Non-production environments were complex yet critical for development and testing. However, our automation tools could only take us so far and depended on our vendor’s ability to deliver. Inconsistencies in configurations and delivery time impacted our development teams, projects, and release schedules. Our cost-planning efforts also had to include buffers for unplanned costs around vendor escalation charges, software licenses, non-production environments, and time overruns.
The accessibility of cloud environments proved valuable in reducing time to provision, maintenance, and resource usage. However, ensuring our off-the-shelf tools were able to deliver to cloud environments was a complex process. Analytics would have helped us to more consistently plan for the de-provisioning of these environments, ultimately impacting our costs and provisioning processes in a positive way.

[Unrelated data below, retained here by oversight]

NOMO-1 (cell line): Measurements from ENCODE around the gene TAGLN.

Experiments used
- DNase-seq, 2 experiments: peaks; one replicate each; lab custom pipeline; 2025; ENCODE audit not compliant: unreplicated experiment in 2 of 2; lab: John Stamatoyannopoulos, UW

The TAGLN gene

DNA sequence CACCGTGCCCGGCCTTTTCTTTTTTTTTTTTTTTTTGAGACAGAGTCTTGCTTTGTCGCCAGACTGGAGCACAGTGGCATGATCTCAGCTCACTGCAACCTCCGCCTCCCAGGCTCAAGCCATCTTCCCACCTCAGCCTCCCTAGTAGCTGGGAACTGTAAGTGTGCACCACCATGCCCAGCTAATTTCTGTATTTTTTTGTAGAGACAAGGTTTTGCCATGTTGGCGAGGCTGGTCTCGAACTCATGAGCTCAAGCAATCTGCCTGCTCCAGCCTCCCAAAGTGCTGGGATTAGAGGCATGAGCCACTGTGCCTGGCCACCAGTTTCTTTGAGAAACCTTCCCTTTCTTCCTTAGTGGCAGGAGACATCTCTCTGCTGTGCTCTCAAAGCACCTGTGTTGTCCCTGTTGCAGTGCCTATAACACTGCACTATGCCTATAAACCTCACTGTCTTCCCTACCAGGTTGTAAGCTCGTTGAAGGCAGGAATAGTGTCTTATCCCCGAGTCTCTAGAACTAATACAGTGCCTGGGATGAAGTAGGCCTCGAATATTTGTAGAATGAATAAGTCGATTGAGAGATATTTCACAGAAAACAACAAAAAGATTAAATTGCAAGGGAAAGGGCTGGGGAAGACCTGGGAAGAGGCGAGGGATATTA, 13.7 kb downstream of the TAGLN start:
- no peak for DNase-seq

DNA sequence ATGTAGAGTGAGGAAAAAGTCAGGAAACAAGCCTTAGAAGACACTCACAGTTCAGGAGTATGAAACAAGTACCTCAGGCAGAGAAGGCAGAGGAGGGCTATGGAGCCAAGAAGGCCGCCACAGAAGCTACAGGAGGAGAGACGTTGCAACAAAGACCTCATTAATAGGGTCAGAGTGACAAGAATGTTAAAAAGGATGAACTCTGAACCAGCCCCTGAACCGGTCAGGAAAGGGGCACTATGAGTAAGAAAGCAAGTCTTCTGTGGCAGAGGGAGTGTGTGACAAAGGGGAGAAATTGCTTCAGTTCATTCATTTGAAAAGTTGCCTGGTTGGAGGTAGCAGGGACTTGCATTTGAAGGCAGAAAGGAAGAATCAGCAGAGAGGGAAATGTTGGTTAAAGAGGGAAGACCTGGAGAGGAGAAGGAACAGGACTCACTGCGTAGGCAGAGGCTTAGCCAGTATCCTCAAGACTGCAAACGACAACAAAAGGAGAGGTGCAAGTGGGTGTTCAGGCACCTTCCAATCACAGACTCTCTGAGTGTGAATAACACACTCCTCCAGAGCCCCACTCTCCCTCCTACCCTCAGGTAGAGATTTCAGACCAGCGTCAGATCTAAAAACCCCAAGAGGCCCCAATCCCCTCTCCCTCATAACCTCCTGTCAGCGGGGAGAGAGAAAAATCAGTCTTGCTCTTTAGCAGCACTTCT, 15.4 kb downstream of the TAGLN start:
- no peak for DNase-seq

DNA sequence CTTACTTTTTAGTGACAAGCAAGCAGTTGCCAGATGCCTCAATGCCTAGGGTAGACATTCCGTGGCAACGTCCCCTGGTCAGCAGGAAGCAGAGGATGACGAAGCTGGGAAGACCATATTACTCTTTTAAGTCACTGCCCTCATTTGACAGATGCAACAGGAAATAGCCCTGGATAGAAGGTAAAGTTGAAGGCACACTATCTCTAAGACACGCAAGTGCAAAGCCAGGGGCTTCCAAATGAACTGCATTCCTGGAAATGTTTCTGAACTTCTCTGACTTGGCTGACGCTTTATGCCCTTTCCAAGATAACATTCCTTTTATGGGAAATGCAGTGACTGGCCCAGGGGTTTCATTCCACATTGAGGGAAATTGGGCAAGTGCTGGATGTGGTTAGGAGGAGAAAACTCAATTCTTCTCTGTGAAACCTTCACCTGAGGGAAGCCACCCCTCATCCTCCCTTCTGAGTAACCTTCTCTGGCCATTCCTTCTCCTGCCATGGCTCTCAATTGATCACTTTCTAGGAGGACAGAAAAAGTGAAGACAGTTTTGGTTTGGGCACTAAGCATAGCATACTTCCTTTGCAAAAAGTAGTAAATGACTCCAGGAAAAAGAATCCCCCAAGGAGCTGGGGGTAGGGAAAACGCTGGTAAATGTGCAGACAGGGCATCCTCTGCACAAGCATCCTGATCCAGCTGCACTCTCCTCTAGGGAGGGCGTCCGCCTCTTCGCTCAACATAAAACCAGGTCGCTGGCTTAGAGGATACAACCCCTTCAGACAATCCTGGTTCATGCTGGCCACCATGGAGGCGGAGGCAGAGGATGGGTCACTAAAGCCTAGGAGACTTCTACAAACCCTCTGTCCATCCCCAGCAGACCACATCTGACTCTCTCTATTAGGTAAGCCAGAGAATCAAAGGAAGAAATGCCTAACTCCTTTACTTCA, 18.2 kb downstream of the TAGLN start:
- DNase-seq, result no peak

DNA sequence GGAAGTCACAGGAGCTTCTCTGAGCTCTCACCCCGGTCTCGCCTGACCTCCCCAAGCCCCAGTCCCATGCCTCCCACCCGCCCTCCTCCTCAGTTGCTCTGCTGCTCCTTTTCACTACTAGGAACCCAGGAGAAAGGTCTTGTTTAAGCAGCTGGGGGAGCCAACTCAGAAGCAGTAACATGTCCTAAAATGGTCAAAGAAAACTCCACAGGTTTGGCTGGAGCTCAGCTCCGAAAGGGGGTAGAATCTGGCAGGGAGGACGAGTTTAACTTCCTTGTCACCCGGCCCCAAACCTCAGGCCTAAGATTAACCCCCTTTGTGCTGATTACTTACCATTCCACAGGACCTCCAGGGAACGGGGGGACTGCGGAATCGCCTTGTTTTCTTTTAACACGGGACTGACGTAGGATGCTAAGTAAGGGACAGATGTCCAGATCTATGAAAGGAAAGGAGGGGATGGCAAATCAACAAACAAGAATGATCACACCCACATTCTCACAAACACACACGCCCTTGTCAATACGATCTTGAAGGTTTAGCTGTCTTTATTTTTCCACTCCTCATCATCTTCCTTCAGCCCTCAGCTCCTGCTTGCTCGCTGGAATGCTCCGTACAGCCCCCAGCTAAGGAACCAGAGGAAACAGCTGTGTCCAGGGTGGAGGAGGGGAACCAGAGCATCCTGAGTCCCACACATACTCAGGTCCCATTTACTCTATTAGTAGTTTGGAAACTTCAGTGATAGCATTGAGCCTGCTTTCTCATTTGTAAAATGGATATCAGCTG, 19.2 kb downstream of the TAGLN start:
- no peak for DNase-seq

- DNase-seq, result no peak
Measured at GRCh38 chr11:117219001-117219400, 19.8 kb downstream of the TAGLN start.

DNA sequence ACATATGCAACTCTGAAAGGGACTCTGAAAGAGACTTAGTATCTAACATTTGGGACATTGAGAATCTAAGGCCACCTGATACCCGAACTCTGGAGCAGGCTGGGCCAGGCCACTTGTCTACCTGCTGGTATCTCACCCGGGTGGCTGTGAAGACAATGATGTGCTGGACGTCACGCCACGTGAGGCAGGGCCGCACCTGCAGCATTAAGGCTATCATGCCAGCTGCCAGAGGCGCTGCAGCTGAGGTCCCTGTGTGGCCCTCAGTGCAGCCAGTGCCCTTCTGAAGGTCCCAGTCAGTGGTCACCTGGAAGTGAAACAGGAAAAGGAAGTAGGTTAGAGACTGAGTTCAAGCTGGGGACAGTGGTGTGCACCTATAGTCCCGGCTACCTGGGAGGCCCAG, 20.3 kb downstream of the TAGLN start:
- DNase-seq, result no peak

The Key to Solving Challenges
In dealing with these operations challenges, I knew the data would provide valuable insight. Yet I also knew that I needed methods for interpreting that data to help me answer common questions such as:
- How are my resources allocated against planned, unplanned, and KLO?
- What blockers are impacting results and why?
- What KPIs for my organization are trending up/down, and what is the impact of trend?
- What’s the timing of incoming requests and incidents for planning?
- What is the work-around time for known problems?
- What are the measurable results of core foundational projects such as planned maintenance?
- How can we be more transparent and accurate in release and change risk scoring?
I found Numerify to be on the forefront of answering these types of IT questions, largely because of Numerify’s focus on fundamentals: accessibility, performance, applied industry expertise, pre-built models, and an easy-to-use interface.
[Photo courtesy of Unsplash.]